Seven Up! is a British Documentary, which was originally released in 1964, and was directed by Paul Almond. The movie was narrated by Douglas Keay, and has a running time of 39 minutes. The movie has a cast of Bruce Balden, Jackie Bassett, Symon Basterfield, Andrew Brackfield, John Brisby, Peter Davies, Susan Davis, Charles Furneaux, Nicholas (Nick) Hitchon, Neil Hughes, Lynn Johnson, Paul Kligerman, Suzanne (Suzy) Lusk, Tony Walker. This is Number Seven in the ‘500 Films A Year Challenge’.
Seven Up is a series of documentary movies that are released every seven years, revolving around the lives of 14 (fourteen) individuals, from when they were 7 (seven) years of age, up to the most recent, 56 (fifty-six). I was always fascinated by the series, and it seems many British people have been caught up in the enjoyment of the series. Roger Ebert, in fact, once named the documentary series as being among his top ten films of all time. With such magnificent critique, I couldn’t help but be entranced into watching the series, beginning on 5th January, with the first entrant.
The main problem with beginning with Seven Up, is how minimal it is in comparison to future films. Future films have running times up to and over two hours, whereas this movie is merely 39 minutes long. However, as an introduction, it does very well, quickly bringing us to speed with the concept, which is ‘the seven year olds of 1964, will be the managers and workers of 2000’, and the hope to document the growing of individuals through several decades. Mentioned several times is the inspiration for the series: the Jesuit motto “Give me a child until he is seven and I will give you the man”, which is based on a quotation by Francis Xavier.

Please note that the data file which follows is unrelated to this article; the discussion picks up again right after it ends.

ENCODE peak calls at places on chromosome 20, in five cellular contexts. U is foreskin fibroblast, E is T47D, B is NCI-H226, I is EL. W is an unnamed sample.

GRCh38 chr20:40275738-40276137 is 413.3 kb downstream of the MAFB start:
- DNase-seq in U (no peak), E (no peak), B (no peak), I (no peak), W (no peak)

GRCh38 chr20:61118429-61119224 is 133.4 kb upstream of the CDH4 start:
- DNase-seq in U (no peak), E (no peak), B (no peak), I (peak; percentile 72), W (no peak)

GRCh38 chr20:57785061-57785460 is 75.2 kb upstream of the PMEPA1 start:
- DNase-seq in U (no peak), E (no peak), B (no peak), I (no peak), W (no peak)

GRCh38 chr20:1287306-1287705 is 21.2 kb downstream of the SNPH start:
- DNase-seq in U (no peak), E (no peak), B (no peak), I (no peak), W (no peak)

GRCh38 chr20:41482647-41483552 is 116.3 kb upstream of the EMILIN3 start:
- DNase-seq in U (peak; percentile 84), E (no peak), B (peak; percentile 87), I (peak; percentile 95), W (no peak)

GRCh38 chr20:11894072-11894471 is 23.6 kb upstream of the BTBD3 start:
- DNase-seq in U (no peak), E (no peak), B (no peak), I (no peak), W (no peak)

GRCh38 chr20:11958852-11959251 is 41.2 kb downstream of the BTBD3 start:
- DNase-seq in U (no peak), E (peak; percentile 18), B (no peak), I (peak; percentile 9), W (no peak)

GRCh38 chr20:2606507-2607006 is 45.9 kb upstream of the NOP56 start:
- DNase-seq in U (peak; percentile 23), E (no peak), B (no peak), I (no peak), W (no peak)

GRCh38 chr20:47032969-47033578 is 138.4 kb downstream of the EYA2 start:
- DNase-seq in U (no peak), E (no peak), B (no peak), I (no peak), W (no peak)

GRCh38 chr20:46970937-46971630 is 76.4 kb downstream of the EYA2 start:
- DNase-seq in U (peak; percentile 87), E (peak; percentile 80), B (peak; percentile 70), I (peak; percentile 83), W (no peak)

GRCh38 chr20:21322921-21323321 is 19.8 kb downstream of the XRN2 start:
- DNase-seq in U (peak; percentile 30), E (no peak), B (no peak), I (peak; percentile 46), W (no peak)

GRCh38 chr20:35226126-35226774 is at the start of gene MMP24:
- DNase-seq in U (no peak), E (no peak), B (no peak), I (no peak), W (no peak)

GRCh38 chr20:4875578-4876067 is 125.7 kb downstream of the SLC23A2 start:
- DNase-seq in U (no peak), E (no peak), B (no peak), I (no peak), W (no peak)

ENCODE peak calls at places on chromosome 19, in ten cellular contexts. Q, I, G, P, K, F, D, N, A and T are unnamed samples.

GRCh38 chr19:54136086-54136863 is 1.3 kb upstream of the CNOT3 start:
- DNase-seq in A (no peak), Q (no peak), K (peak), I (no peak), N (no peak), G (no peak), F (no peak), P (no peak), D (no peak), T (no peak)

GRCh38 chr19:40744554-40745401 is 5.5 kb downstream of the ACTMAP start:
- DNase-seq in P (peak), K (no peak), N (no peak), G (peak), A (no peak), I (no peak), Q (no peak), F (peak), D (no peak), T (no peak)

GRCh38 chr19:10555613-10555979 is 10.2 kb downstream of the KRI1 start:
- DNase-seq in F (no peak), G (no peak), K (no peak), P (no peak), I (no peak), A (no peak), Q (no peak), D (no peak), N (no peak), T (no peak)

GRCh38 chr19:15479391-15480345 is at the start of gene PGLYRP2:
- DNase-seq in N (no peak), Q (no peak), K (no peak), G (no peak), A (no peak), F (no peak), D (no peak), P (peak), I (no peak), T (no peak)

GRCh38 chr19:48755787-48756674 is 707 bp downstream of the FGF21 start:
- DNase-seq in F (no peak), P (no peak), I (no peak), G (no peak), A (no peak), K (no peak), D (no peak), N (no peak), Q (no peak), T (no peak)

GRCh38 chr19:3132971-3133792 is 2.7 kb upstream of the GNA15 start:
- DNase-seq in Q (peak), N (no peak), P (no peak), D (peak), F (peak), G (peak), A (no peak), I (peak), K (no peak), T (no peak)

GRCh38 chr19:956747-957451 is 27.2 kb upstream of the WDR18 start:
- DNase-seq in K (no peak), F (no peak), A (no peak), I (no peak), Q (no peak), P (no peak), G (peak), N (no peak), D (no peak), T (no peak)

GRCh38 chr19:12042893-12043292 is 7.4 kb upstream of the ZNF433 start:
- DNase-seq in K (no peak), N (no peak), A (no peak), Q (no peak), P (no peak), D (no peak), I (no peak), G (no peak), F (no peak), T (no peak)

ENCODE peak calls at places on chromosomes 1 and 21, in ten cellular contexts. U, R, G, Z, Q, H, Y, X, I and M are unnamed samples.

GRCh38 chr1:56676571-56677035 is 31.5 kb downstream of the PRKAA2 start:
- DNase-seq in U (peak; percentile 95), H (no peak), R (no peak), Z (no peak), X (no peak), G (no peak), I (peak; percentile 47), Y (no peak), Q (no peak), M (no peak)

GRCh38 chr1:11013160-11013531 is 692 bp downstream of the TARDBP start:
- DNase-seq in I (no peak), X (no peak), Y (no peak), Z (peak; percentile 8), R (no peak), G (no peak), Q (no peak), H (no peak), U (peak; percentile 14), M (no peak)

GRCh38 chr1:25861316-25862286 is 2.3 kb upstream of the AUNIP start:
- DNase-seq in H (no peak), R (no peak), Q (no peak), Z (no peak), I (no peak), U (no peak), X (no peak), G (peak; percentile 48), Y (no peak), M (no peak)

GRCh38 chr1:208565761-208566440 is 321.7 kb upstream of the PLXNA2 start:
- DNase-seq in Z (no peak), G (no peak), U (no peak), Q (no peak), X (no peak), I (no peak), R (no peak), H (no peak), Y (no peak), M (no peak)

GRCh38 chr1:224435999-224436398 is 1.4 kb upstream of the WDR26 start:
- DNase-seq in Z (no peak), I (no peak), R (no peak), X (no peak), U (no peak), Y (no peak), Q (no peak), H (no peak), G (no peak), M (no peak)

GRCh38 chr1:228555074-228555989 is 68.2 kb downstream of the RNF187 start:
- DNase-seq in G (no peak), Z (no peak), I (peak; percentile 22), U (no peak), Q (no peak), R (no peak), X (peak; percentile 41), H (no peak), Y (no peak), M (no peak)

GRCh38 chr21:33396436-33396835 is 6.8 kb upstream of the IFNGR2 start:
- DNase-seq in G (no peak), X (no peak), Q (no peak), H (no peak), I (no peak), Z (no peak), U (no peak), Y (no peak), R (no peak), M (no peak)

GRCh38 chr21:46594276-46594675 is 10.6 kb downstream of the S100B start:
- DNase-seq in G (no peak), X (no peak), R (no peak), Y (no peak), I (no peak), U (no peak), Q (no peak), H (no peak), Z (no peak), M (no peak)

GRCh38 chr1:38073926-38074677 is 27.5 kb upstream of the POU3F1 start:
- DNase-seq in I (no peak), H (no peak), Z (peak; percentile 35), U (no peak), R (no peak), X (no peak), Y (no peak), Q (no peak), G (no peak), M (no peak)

The style is very simplistic, intercutting sit-down interviews with shots of the individuals in action at school or in their everyday lives. In one instance, we see two boys roughly wrestling in the playground, and the nearby teacher lets them continue until it gets series, then sends them on their way; the methods and attitudes of people within the time is fascinating to watch, as you encompass yourself into the actions of history. The children themselves are from multiple different backgrounds, but there is the disappointment that there are only four girls, and only one non-white persona, which enforces the attitudes of the time. There is also a class difference that is noticeable, with several upper-class boys and several working class lads, representing a huge difference in outlooks and expectations. The children are asked several questions, such as:
- What is your view on fighting?
- Thoughts on the opposite sex? Do you have a boyfriend/girlfriend?
- What do you do in your spare time?
- What are your future plans? Marriage, Children, Work?
The different answers are interesting to view, and this is where the series begins to work best. Seeing the views of these children at 7 (seven) years old, we feel curious at their plans for 14 (fourteen), and can’t wait to find out. There are even early favorites, like the cheeky but adorable Neil, the overtly posh John, the wannabe-missionary Bruce, and a trio of grisl who are friends in Jackie, Lynn and Sue.
As a standalone movie, this documentary is nothing special. However, it feels more akin to a ‘Prologue’, setting the scene and characters, and it will be the future films we can begin to truly appreciate the excellence of this series. I enjoyed this entry, but if I didn’t already know the standard of upcoming entrants, I probably wouldn’t bother continuing.
Thumbs Up, but a simple 5/10, sets the scene, but can easily improve.
Next time, we retreat into the world of Rap Battles, as the director of L.A. Confidential works with the Slim Shady.